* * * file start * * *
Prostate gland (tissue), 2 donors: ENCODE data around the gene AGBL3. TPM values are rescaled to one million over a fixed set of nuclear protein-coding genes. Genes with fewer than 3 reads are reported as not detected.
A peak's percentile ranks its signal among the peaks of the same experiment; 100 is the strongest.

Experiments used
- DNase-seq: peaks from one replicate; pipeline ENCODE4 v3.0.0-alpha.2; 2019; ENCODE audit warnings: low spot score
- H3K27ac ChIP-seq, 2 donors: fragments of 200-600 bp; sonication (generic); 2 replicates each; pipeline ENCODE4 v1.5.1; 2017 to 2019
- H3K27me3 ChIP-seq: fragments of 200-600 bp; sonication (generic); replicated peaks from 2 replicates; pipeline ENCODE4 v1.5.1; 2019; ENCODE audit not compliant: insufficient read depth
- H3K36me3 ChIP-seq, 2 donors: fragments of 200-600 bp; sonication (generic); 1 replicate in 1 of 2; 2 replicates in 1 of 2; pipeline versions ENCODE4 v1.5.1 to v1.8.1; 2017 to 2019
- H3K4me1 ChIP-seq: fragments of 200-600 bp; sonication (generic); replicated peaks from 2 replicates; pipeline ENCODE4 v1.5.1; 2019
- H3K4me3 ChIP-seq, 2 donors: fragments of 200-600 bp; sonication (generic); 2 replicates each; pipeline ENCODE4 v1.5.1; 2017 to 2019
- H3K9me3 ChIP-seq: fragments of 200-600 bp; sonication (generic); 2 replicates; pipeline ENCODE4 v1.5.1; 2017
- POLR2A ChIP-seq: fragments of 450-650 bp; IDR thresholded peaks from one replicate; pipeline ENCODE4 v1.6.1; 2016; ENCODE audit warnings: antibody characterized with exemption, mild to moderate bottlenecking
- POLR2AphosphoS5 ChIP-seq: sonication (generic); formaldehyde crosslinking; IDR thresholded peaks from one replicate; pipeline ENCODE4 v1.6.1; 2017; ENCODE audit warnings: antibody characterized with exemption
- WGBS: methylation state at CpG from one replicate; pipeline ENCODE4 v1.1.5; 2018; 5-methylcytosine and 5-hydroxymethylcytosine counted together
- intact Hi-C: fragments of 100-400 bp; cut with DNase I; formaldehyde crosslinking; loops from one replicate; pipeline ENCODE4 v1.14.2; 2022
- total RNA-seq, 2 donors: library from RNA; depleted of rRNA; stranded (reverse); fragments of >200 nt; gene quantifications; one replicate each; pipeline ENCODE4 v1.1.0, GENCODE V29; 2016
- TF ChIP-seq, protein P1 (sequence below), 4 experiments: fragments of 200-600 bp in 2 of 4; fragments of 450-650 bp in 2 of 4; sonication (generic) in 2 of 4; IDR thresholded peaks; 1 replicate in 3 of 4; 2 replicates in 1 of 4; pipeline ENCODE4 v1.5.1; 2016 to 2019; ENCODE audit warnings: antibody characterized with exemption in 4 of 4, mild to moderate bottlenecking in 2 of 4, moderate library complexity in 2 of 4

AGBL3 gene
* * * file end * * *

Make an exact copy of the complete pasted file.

Prostate gland (tissue), 2 donors: ENCODE data around the gene AGBL3. TPM values are rescaled to one million over a fixed set of nuclear protein-coding genes. Genes with fewer than 3 reads are reported as not detected.
A peak's percentile ranks its signal among the peaks of the same experiment; 100 is the strongest.

Experiments used
- DNase-seq: peaks from one replicate; pipeline ENCODE4 v3.0.0-alpha.2; 2019; ENCODE audit warnings: low spot score
- H3K27ac ChIP-seq, 2 donors: fragments of 200-600 bp; sonication (generic); 2 replicates each; pipeline ENCODE4 v1.5.1; 2017 to 2019
- H3K27me3 ChIP-seq: fragments of 200-600 bp; sonication (generic); replicated peaks from 2 replicates; pipeline ENCODE4 v1.5.1; 2019; ENCODE audit not compliant: insufficient read depth
- H3K36me3 ChIP-seq, 2 donors: fragments of 200-600 bp; sonication (generic); 1 replicate in 1 of 2; 2 replicates in 1 of 2; pipeline versions ENCODE4 v1.5.1 to v1.8.1; 2017 to 2019
- H3K4me1 ChIP-seq: fragments of 200-600 bp; sonication (generic); replicated peaks from 2 replicates; pipeline ENCODE4 v1.5.1; 2019
- H3K4me3 ChIP-seq, 2 donors: fragments of 200-600 bp; sonication (generic); 2 replicates each; pipeline ENCODE4 v1.5.1; 2017 to 2019
- H3K9me3 ChIP-seq: fragments of 200-600 bp; sonication (generic); 2 replicates; pipeline ENCODE4 v1.5.1; 2017
- POLR2A ChIP-seq: fragments of 450-650 bp; IDR thresholded peaks from one replicate; pipeline ENCODE4 v1.6.1; 2016; ENCODE audit warnings: antibody characterized with exemption, mild to moderate bottlenecking
- POLR2AphosphoS5 ChIP-seq: sonication (generic); formaldehyde crosslinking; IDR thresholded peaks from one replicate; pipeline ENCODE4 v1.6.1; 2017; ENCODE audit warnings: antibody characterized with exemption
- WGBS: methylation state at CpG from one replicate; pipeline ENCODE4 v1.1.5; 2018; 5-methylcytosine and 5-hydroxymethylcytosine counted together
- intact Hi-C: fragments of 100-400 bp; cut with DNase I; formaldehyde crosslinking; loops from one replicate; pipeline ENCODE4 v1.14.2; 2022
- total RNA-seq, 2 donors: library from RNA; depleted of rRNA; stranded (reverse); fragments of >200 nt; gene quantifications; one replicate each; pipeline ENCODE4 v1.1.0, GENCODE V29; 2016
- TF ChIP-seq, protein P1 (sequence below), 4 experiments: fragments of 200-600 bp in 2 of 4; fragments of 450-650 bp in 2 of 4; sonication (generic) in 2 of 4; IDR thresholded peaks; 1 replicate in 3 of 4; 2 replicates in 1 of 4; pipeline ENCODE4 v1.5.1; 2016 to 2019; ENCODE audit warnings: antibody characterized with exemption in 4 of 4, mild to moderate bottlenecking in 2 of 4, moderate library complexity in 2 of 4

AGBL3 gene